By Bobbi M. Bittker
Photos by Grace Bennett
I realized there was a problem when my husband said, ‘how was your rally? I heard on the news Bernie supporters interrupted it.’ What? That’s what was reported?! Read on…
Commentary on yesterday’s Hillary rally at SUNY Purchase from someone who was actually there:
Why am I reading myriad articles reporting on the 40 minute speech with headlines, ‘Hillary Clinton rally interrupted by 20 Bernie supporters’ as if this is THE story? It’s not even A story.
Fewer than a dozen college kids, standing in the back, heckled her with ‘You Win We Lose’ for about 5 seconds, if that, and walked out. Hardly impactful, nor impressive. Seconds of no-substance interruption by a few almost-adults became the focus of media reporting on the packed, line-out-the-door, people-had-to-be-turned-away, Westchester County rally of a former FLOTUS, NY Senator, Secretary of State, front-runner Democratic Presidential candidate.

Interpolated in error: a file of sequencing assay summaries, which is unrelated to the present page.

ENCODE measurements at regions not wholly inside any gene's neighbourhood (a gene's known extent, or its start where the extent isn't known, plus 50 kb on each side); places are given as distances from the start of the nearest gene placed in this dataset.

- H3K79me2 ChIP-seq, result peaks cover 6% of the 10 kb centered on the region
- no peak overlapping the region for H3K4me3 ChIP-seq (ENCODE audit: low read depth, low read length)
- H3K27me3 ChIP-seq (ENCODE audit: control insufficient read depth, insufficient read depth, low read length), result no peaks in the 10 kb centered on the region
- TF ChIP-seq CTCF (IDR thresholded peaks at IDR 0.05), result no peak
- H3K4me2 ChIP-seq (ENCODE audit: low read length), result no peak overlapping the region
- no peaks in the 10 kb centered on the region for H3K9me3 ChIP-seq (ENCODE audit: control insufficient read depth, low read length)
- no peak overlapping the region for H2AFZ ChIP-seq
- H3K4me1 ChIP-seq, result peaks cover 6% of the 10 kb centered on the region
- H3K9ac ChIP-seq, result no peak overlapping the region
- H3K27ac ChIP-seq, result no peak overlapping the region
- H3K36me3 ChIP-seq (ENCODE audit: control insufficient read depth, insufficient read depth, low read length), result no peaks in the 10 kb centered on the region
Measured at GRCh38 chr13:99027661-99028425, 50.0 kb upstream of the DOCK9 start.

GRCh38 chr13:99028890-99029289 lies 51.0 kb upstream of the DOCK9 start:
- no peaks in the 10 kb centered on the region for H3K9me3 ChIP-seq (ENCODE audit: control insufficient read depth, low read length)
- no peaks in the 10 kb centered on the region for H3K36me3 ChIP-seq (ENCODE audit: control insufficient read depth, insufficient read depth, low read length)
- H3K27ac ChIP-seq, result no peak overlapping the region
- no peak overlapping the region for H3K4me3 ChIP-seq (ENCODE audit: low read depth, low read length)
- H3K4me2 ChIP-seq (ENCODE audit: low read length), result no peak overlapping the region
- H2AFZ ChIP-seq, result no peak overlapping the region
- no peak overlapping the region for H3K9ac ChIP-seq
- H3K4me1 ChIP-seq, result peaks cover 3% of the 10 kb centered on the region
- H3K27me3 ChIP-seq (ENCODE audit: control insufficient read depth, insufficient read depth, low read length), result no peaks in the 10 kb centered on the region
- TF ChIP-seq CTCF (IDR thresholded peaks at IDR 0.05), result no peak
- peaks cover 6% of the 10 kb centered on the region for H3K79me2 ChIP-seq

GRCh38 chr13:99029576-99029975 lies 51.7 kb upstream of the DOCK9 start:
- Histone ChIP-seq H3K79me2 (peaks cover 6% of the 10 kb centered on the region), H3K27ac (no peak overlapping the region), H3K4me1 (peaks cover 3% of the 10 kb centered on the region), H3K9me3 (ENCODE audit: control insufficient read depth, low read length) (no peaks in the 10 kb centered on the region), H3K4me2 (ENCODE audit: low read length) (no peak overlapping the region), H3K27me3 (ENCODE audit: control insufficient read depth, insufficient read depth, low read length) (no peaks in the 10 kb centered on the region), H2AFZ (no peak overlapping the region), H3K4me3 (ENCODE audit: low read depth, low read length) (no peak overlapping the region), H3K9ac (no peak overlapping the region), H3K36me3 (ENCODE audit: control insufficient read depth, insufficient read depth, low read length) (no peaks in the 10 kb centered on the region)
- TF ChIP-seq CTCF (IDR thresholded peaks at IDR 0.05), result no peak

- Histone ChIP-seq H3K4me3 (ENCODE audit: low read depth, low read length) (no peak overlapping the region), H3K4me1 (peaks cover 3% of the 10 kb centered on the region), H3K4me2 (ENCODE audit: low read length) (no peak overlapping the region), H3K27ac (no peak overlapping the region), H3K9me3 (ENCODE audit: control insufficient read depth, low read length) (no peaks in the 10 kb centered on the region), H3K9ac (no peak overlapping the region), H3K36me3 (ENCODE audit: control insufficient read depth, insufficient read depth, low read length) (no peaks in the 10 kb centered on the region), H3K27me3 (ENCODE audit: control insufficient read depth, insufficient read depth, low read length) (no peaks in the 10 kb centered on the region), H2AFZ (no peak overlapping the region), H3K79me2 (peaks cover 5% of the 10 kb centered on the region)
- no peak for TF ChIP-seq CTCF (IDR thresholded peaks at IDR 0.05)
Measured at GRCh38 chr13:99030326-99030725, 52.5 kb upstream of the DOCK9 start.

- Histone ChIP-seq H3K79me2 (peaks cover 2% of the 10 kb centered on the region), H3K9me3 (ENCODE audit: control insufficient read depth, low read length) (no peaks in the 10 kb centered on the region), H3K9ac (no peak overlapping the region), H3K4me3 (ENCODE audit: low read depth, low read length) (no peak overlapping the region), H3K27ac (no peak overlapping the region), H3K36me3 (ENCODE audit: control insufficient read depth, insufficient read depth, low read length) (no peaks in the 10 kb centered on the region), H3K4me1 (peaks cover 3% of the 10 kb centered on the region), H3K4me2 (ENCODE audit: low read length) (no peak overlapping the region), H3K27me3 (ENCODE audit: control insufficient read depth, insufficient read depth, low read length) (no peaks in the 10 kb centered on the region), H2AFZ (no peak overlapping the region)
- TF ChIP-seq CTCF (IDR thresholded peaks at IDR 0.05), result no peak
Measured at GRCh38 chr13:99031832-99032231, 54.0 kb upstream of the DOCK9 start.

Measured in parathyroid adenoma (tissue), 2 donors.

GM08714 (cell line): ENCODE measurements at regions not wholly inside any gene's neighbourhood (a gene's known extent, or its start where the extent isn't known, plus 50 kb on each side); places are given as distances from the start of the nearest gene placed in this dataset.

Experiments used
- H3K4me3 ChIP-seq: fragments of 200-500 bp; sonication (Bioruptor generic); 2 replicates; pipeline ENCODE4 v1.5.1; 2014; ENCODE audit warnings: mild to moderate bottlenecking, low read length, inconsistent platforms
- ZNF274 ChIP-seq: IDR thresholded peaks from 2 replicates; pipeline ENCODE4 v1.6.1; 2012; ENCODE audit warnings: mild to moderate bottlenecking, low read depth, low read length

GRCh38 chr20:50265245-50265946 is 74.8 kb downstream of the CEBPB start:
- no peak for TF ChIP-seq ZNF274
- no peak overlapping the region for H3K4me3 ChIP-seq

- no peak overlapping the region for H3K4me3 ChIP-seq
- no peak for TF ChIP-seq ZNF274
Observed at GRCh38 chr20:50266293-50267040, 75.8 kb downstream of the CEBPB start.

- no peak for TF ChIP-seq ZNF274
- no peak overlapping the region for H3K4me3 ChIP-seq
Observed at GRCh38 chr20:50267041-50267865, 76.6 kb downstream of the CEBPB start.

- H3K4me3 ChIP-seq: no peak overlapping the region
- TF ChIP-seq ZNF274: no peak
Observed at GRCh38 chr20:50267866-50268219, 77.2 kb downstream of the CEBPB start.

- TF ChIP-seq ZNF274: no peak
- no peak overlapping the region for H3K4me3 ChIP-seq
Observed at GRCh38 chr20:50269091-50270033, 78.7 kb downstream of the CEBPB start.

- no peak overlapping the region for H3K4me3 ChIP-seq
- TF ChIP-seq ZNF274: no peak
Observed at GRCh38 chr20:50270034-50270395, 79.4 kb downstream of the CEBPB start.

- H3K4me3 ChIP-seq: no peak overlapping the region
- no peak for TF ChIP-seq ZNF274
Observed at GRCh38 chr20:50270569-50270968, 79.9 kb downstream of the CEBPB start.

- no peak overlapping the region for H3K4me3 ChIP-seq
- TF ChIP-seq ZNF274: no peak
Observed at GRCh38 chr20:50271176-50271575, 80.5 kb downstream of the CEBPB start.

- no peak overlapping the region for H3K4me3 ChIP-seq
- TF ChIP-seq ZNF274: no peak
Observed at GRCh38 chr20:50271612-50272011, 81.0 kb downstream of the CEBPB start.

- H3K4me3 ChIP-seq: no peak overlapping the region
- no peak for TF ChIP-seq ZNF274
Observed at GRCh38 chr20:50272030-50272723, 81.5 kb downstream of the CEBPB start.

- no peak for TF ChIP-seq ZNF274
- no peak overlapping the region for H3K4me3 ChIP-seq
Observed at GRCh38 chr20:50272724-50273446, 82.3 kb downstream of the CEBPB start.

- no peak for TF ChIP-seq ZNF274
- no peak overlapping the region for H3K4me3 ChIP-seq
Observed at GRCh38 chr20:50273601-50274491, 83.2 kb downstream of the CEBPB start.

I’m wondering how they will lose if she wins. As Senators, she and Bernie Sanders voted together 93% of the time. That’s neither here, nor there. It’s simply a fact.
Hillary Clinton spoke to rousing cheers about a concrete plan for affordable college–free community college and debt-free public university; expanding full human and civil rights for workers, women and LGBT communities; clean water for all; expanding the job market and growing the national infrastructure with domestic jobs; raising wages; combating climate change; quality education for every child regardless of zip code, a focus on early childhood education; continuing the success of the Affordable Care Act; reigning in drug costs; restoring voting rights; ensuring gun safety protections. She talked about action and a proven record of accomplishment.